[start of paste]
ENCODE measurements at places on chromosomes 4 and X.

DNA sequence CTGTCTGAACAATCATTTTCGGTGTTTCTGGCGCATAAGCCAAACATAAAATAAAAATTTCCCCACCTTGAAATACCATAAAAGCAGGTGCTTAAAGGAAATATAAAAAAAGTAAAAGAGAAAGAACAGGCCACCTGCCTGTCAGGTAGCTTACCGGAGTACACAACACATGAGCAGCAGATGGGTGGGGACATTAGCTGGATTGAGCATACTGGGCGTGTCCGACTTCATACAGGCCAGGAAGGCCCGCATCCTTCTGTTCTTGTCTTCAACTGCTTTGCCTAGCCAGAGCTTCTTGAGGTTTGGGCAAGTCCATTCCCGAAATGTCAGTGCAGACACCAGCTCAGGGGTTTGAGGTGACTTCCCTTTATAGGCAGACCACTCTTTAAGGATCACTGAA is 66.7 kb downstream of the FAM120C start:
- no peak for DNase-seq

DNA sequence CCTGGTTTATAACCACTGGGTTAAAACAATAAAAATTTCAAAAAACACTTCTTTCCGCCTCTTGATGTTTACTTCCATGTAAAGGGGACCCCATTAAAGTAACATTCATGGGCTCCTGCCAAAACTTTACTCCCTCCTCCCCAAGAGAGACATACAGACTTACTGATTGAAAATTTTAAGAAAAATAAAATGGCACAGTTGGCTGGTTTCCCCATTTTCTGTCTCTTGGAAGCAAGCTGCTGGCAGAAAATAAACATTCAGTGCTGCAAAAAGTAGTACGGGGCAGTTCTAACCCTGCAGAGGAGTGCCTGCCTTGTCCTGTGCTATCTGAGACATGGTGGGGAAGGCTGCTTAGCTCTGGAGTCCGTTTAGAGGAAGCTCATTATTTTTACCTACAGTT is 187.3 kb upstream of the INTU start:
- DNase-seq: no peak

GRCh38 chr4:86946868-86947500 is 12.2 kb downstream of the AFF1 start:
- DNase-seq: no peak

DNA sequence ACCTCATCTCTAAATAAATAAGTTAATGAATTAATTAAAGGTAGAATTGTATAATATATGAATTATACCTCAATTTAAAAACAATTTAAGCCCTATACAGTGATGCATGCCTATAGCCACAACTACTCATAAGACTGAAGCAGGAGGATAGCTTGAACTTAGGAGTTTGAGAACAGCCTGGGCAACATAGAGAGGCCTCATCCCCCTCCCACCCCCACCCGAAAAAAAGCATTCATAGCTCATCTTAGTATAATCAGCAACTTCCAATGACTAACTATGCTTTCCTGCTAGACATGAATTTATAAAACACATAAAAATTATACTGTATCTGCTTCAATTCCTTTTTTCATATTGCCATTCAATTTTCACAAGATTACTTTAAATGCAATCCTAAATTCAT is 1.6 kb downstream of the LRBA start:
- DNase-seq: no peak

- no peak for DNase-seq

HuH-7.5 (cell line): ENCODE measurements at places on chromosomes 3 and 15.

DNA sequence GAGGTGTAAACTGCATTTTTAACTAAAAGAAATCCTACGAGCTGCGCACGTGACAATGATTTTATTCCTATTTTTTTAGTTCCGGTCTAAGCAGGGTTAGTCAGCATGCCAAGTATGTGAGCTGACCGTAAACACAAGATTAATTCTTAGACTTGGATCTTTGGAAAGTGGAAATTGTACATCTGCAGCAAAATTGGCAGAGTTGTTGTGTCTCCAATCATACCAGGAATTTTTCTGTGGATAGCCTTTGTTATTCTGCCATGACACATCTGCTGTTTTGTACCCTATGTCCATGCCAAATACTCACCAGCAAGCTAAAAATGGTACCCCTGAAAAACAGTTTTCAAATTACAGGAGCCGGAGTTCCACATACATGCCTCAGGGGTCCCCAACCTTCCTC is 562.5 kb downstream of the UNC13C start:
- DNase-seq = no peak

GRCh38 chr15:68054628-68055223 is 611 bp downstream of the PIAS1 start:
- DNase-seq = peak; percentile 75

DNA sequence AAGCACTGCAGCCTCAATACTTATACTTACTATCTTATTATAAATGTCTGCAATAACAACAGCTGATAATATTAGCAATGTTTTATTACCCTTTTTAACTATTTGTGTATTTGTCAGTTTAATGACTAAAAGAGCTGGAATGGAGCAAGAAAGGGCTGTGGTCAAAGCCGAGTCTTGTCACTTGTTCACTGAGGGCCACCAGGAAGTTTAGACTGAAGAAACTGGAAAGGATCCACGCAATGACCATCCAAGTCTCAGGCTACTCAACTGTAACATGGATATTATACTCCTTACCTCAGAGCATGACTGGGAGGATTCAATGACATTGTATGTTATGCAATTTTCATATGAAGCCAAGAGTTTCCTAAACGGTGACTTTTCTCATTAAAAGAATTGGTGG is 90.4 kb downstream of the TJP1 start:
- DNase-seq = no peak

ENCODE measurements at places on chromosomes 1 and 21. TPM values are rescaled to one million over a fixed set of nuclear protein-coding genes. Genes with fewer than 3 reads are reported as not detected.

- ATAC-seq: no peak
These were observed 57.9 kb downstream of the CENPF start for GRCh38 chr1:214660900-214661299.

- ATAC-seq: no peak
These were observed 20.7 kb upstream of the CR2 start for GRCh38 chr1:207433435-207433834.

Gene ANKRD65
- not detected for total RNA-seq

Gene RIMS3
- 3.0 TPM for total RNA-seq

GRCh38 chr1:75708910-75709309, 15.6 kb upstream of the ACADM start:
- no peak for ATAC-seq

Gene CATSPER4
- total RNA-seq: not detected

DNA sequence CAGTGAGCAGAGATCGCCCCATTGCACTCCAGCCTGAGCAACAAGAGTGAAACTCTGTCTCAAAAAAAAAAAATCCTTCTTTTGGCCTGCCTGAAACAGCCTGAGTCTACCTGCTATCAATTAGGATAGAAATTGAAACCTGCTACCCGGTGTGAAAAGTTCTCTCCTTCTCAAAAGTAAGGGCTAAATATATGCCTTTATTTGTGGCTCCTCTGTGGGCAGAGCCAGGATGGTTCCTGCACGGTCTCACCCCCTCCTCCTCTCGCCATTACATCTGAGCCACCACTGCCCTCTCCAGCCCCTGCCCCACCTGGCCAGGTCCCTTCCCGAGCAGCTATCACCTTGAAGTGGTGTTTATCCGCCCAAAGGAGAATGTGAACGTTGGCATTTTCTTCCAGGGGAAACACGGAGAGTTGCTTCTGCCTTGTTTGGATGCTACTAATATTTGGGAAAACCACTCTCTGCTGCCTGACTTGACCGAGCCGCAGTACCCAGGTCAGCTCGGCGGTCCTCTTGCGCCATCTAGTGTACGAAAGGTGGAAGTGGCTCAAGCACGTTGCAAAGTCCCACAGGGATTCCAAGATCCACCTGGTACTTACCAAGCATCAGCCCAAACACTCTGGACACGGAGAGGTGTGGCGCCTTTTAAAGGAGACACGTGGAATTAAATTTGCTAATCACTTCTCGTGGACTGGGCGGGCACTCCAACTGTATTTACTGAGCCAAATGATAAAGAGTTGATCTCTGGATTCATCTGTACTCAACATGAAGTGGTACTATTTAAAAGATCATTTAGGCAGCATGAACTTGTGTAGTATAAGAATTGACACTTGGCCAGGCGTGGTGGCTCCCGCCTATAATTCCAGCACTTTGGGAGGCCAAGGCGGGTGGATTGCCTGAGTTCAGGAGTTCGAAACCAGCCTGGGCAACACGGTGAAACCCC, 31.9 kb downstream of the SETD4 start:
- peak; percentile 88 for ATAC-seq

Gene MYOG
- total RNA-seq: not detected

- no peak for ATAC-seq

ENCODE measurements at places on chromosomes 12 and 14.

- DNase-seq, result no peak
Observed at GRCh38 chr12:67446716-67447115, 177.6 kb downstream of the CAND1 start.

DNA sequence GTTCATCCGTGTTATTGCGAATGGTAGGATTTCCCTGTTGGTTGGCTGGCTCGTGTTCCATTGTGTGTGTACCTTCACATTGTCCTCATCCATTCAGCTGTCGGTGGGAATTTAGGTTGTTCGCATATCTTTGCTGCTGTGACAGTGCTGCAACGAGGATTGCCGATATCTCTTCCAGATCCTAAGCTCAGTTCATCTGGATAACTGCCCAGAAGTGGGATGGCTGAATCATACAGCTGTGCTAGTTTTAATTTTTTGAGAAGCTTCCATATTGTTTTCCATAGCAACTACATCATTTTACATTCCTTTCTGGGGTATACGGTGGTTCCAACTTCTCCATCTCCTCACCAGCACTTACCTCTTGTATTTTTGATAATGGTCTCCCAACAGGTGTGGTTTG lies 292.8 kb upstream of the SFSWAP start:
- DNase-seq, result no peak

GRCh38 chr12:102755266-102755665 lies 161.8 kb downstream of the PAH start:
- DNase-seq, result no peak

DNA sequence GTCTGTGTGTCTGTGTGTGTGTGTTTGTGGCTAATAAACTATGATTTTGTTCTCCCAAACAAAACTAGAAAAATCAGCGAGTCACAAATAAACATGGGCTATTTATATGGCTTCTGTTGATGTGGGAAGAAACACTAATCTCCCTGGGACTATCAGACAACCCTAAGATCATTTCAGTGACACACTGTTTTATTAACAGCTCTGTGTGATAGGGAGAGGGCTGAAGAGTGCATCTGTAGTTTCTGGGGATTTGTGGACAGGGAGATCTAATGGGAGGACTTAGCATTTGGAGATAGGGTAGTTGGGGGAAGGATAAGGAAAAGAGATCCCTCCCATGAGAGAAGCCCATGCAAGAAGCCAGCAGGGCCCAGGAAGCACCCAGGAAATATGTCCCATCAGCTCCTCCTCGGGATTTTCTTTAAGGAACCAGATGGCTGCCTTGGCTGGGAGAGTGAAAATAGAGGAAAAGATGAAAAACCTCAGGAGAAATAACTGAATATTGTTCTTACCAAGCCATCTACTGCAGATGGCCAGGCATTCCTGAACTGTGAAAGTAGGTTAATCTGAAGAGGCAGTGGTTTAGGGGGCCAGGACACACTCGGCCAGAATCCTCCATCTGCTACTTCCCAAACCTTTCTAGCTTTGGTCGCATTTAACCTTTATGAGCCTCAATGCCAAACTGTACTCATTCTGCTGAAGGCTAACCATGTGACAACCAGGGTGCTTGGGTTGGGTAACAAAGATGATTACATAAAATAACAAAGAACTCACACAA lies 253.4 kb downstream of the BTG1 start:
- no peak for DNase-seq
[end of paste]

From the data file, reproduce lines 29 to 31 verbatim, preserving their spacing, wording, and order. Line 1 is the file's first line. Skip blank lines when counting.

Gene CATSPER4
- total RNA-seq: not detected

DNA sequence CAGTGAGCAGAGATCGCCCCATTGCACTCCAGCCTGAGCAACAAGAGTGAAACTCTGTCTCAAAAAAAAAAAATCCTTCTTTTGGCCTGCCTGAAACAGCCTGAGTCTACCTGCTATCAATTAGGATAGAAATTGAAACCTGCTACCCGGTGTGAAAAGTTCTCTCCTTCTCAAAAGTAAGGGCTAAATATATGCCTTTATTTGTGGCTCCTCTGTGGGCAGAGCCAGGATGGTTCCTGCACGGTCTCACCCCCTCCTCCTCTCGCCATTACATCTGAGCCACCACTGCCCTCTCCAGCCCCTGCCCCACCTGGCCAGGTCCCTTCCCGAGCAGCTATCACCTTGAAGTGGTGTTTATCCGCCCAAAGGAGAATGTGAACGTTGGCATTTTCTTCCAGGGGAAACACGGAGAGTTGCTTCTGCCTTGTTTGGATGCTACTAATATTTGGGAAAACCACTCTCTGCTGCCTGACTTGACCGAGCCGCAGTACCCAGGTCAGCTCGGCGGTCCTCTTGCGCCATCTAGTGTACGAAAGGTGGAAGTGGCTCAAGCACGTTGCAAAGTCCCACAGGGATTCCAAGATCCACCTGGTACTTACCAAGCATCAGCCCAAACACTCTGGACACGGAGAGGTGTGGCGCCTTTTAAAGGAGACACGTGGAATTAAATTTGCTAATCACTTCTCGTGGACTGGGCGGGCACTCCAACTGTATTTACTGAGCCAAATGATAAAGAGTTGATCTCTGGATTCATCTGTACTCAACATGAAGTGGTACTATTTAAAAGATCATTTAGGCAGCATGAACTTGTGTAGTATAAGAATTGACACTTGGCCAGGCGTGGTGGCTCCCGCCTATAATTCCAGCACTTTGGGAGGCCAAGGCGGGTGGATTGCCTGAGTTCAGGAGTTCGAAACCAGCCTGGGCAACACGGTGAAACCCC, 31.9 kb downstream of the SETD4 start: